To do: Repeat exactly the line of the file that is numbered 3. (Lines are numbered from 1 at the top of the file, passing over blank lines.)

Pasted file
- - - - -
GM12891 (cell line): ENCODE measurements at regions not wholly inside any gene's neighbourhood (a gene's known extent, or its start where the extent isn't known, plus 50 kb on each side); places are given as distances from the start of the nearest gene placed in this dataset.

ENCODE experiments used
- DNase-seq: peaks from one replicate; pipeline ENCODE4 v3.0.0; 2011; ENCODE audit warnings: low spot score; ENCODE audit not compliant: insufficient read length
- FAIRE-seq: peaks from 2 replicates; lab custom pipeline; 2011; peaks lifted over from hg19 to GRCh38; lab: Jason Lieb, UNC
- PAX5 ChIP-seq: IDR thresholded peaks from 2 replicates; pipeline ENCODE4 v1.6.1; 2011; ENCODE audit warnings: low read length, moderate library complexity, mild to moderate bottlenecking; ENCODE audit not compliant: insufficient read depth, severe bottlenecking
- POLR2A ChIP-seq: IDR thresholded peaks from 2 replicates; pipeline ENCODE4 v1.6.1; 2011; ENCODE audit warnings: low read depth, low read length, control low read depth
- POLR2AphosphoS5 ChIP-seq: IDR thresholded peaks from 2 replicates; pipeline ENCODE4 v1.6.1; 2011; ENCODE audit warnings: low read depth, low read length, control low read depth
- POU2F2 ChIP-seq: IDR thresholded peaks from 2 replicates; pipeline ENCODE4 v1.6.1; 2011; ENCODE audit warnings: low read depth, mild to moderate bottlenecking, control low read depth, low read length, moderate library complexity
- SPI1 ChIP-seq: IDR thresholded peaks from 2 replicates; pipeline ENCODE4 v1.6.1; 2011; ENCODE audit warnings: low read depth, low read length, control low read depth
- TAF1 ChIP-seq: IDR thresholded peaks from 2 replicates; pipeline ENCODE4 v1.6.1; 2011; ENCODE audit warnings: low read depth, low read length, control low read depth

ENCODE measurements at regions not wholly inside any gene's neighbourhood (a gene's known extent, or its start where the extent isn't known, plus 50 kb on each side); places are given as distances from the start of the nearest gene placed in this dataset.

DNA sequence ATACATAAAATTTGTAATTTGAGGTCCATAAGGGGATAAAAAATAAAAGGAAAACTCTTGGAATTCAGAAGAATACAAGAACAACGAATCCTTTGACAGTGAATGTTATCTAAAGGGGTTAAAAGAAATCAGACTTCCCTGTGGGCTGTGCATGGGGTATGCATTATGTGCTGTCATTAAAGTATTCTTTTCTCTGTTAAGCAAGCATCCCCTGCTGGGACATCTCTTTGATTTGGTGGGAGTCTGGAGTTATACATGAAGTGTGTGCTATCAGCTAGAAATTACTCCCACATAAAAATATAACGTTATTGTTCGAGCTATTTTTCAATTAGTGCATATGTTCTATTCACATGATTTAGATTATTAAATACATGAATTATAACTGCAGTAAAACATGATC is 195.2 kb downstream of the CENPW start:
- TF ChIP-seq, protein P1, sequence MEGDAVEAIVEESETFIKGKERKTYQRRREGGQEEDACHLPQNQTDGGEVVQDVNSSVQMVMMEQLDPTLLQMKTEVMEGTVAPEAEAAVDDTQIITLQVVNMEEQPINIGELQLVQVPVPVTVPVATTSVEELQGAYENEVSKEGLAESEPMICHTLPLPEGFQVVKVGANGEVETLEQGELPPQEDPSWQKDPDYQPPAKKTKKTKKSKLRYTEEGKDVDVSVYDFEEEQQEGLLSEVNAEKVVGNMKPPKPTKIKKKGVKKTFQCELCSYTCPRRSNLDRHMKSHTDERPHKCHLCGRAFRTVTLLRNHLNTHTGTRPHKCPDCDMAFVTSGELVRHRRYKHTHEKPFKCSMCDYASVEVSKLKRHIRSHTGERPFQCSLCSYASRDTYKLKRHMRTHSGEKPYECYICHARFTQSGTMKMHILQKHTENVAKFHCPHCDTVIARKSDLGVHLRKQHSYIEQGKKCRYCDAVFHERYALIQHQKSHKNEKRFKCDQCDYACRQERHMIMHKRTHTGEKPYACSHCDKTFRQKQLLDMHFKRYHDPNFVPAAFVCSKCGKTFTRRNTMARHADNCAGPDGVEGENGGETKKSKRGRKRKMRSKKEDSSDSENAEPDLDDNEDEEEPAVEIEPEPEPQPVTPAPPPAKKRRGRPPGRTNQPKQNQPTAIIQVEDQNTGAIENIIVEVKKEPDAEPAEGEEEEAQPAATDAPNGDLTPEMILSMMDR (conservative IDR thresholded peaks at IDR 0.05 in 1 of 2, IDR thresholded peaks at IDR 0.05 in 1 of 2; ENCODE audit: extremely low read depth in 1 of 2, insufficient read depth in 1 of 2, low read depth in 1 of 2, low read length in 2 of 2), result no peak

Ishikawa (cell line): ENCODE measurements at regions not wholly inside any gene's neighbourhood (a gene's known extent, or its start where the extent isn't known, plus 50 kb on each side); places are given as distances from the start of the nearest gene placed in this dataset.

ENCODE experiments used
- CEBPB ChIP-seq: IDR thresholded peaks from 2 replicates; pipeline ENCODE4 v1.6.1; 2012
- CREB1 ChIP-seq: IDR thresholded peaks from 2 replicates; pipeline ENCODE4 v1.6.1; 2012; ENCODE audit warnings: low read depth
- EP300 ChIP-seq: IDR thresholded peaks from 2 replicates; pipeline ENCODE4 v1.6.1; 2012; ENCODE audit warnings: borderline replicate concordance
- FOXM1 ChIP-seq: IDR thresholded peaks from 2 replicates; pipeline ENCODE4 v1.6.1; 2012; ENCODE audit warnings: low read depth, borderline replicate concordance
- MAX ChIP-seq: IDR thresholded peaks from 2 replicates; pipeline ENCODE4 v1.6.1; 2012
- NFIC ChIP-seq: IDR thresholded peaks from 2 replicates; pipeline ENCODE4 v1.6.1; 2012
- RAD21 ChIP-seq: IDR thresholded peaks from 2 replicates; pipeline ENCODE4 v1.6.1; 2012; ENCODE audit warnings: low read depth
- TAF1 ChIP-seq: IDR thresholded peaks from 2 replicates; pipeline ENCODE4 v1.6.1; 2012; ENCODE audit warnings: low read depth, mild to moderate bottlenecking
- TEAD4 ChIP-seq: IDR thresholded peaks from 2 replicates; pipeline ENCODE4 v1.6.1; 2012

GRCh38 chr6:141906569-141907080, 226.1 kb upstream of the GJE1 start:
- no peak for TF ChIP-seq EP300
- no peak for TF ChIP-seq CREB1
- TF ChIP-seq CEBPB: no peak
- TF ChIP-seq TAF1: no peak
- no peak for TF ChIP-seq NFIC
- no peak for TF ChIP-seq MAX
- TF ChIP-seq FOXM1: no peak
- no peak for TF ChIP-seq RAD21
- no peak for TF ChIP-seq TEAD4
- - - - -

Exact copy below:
- DNase-seq: peaks from one replicate; pipeline ENCODE4 v3.0.0; 2011; ENCODE audit warnings: low spot score; ENCODE audit not compliant: insufficient read length